Give me a tatty book any day!


Lancaster University Library has announced ITpro e-books will be on trial until Mid November, offering thousands of documents and books in a web based environment. So why am I not particularly enchanted with this news? Why does the thought of the slim and shiny kindle bore me to death?

The answer came to me as I wondered the long corridors of the library, thumbing through old pages and breathing in that distinct book smell. However clever, however useful, e-books and other alternatives cannot offer the classic sentimental good read that a real book naturally provides. I am by no means dismissing this clever technology. Just one glance at the comment page on the library website, and e-books seem the answer to all our academic woes. Many a time have I cursed Library opening hours or more so my poor organisation. Desperate for a set text, e-books are available 24/7. I will never forget the curse of library fines on my over-stretched bank account, and the excuse that I got dates mixed up sadly doesn’t count in appeal. I could save my tattered bank notes though; fines don’t exist in the world of e-books. My local village library may offer fascinating texts on fishing, knitting, and pottery, but set texts for my demanding English Literature course are not on the shelf. No fear, the e-book is here.

Sounds enticing, so why am I desperately clinging to my dusty terribly unfashionable bookshelf? Well for starters, e-books rely on electricity and internet. Call me presumptuous but will these vital factors always be available? For those who are hailing e-books as the future, they may have forgotten the ever shrinking resource of coal, and the controversial issues surrounding alternatives such as wind power and nuclear. Whilst the majority of students have access to internet in this modern era, can we really rely on it for serious reading? Internet may be invaluable but it is certainly not a constant in my life. How many times have you cursed a dodgy internet connection? I can’t say I’d be very understanding if the connection timed out, just as I was engrossed in the ending chapter.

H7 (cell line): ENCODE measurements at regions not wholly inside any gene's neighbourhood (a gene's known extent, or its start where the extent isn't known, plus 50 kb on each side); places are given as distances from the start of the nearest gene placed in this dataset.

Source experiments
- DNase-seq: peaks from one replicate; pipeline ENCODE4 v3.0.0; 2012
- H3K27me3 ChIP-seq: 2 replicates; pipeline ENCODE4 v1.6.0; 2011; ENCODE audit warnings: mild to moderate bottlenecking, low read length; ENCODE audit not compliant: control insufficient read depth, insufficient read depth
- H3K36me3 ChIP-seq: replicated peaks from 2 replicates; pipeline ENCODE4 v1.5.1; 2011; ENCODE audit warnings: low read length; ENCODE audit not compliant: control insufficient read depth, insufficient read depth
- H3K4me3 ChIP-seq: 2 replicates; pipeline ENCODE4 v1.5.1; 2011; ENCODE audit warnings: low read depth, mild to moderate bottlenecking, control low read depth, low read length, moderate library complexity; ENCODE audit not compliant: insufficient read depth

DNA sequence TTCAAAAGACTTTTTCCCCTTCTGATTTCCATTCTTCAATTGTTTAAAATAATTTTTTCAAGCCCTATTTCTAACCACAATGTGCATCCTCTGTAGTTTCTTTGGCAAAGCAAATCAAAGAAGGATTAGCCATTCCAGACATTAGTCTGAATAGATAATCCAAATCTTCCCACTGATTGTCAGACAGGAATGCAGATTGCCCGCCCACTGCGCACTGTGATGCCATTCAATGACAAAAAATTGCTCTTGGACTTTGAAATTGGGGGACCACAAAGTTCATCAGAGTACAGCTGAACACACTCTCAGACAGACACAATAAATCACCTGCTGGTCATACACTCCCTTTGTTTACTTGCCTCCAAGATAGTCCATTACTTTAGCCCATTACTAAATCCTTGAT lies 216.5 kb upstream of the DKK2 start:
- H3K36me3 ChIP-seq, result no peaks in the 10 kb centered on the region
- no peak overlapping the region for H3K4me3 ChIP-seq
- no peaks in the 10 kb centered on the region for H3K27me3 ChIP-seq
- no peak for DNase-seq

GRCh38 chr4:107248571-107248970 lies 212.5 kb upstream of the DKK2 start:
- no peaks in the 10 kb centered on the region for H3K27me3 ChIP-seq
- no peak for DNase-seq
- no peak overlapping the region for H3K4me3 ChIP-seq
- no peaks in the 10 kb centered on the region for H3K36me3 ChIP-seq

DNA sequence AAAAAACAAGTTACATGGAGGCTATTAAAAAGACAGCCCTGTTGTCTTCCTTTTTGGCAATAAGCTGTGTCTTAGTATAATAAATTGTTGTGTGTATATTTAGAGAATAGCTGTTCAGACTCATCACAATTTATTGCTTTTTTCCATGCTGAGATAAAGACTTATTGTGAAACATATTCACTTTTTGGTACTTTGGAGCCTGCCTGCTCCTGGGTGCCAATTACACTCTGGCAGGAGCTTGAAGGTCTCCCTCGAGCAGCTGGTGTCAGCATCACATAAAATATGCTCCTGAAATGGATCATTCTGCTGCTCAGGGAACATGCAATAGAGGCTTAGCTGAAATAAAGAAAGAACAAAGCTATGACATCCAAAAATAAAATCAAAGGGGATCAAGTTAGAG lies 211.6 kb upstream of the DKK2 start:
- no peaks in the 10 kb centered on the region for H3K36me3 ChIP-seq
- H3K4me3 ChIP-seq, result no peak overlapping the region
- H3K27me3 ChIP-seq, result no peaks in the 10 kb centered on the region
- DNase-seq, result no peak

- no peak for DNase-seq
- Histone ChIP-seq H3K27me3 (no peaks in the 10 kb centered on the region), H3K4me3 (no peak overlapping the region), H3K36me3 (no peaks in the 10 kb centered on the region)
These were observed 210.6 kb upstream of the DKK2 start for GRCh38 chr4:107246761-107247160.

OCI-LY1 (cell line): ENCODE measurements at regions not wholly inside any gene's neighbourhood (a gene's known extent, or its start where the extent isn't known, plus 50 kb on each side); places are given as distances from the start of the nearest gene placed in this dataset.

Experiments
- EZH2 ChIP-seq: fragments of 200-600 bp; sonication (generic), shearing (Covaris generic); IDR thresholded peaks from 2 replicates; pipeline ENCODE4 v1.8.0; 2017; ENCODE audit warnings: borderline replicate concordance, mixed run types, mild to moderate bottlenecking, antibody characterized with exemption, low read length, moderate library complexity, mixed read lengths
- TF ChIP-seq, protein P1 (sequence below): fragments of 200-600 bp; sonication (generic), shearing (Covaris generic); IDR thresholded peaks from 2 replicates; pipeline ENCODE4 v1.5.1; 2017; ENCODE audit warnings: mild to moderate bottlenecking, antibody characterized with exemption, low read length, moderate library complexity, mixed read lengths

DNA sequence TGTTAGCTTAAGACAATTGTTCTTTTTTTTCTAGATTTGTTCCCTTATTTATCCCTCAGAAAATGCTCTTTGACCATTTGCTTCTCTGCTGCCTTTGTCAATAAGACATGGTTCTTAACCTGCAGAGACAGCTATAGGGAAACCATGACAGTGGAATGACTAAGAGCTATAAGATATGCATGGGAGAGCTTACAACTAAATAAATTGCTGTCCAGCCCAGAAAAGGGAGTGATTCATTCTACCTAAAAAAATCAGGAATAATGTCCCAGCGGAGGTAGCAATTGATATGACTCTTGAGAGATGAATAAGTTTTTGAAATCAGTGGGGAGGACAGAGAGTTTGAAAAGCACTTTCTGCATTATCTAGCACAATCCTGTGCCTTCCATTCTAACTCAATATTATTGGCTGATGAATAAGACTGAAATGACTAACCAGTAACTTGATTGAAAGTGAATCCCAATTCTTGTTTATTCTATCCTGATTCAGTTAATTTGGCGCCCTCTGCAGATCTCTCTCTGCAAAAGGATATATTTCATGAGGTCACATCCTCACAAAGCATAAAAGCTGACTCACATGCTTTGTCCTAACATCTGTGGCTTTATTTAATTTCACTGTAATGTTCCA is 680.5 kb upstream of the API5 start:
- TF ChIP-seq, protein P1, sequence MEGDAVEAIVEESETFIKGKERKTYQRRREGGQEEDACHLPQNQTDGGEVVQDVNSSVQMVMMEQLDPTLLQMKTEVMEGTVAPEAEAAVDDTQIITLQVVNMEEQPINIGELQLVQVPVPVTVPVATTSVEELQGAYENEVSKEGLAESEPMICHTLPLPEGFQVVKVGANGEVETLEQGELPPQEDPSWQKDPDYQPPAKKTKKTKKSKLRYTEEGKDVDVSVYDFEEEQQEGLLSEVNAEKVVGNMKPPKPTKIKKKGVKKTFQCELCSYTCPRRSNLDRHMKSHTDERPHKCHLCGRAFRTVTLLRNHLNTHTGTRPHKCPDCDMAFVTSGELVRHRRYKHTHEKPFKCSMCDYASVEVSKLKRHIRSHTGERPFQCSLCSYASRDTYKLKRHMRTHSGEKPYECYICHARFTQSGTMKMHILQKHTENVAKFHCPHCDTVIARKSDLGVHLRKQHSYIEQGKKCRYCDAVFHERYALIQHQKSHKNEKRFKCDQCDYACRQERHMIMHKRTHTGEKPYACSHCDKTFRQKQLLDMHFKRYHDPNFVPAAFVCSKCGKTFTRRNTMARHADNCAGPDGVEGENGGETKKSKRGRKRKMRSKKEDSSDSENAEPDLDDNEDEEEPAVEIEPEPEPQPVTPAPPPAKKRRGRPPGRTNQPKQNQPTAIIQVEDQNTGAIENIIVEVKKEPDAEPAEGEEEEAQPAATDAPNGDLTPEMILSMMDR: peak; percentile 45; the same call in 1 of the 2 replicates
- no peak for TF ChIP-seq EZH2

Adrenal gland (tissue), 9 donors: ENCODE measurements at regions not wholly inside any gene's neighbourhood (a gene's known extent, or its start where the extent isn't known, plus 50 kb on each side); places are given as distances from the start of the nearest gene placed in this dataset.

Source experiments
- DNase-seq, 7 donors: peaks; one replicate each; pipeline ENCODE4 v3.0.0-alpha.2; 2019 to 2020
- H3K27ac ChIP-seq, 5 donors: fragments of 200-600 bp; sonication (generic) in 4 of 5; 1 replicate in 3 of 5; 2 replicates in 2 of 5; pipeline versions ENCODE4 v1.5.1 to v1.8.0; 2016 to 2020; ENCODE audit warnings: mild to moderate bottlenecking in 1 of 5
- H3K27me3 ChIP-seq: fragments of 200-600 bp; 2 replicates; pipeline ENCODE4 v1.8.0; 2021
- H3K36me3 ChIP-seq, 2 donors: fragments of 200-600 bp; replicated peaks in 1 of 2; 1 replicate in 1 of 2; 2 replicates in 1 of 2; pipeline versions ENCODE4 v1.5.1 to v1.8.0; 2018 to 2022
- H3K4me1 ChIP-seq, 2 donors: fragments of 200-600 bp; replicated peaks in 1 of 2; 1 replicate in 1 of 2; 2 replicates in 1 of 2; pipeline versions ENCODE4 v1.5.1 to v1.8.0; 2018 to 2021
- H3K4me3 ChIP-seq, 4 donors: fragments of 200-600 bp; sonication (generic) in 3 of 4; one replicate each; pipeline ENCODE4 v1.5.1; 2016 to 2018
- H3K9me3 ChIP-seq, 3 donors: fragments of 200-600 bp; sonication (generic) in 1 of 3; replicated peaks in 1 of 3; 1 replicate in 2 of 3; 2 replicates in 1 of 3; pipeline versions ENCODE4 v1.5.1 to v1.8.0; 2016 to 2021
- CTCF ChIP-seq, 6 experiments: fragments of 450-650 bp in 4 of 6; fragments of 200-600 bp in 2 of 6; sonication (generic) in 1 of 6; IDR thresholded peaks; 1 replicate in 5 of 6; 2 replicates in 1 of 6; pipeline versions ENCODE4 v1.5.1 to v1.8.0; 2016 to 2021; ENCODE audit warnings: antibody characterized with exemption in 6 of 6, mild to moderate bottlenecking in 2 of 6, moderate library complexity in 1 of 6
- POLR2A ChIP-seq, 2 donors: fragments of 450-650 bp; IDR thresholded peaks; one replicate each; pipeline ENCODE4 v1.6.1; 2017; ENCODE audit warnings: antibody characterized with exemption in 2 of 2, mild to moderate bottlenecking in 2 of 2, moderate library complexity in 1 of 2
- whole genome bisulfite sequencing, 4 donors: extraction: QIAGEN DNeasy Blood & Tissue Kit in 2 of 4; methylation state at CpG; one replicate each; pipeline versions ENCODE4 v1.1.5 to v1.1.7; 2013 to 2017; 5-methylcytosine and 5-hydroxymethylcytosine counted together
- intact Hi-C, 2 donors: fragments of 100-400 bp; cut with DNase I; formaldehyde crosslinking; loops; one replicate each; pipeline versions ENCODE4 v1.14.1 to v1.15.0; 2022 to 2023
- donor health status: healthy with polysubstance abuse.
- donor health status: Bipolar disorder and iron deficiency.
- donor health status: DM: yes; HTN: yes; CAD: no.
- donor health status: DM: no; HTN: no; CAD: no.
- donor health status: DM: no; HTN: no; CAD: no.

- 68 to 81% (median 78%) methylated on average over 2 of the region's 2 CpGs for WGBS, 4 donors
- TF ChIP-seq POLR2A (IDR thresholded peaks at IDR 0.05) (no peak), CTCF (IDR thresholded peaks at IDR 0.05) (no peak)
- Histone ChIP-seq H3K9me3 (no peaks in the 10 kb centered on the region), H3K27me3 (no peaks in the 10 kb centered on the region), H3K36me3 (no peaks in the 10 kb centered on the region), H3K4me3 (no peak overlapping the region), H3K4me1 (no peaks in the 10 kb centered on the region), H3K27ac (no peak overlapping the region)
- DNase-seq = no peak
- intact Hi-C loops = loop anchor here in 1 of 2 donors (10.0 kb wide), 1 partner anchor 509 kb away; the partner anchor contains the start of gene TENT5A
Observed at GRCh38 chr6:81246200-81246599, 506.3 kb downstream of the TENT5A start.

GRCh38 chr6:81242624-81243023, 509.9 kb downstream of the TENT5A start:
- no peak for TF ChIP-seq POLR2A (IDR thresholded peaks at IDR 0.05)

My biggest objection to going to bed with a good kindle is that it just isn’t natural. Many of my books are of sentimental value; I can remember my mother reading to me as a child. From the perils of Kipper to The Tiger who came to tea; my childhood reads hold a fond place in my memory. My first stuttered sentences achieved with my finger tracing the letters on the page, how could the process of learning to read be achieved with e-books? A small child staring at a computer screen just doesn’t fit, surely a child will enjoy the process a lot more with a physical object in their hand? Supporters of e-books may argue that whilst the kindle may be pricey at £89, it will save you money in the long run as e-books are far cheaper then paperback. I say you get what you pay for, and I pay to physically possess the pages, to scribble notes and return to favourite quotations time after time. In short, I pay for the experience of reading which has existed for thousands of years.

In 1455, Johannes Gutenberg printed the bible alongside other church documents, so the educated could read the holy word for themselves rather than listen to preachers. The texts of Shakespeare, Byron, and Tennyson began a historical journey as words on a physical page and rightly belong in the literary canon. The magic of classic texts is somehow lost in translation, unable to leap off a computer screen and is thus forgotten. E-books may be useful, but the real story began in the book, and can neverreally end as the pages are turned by each generation.

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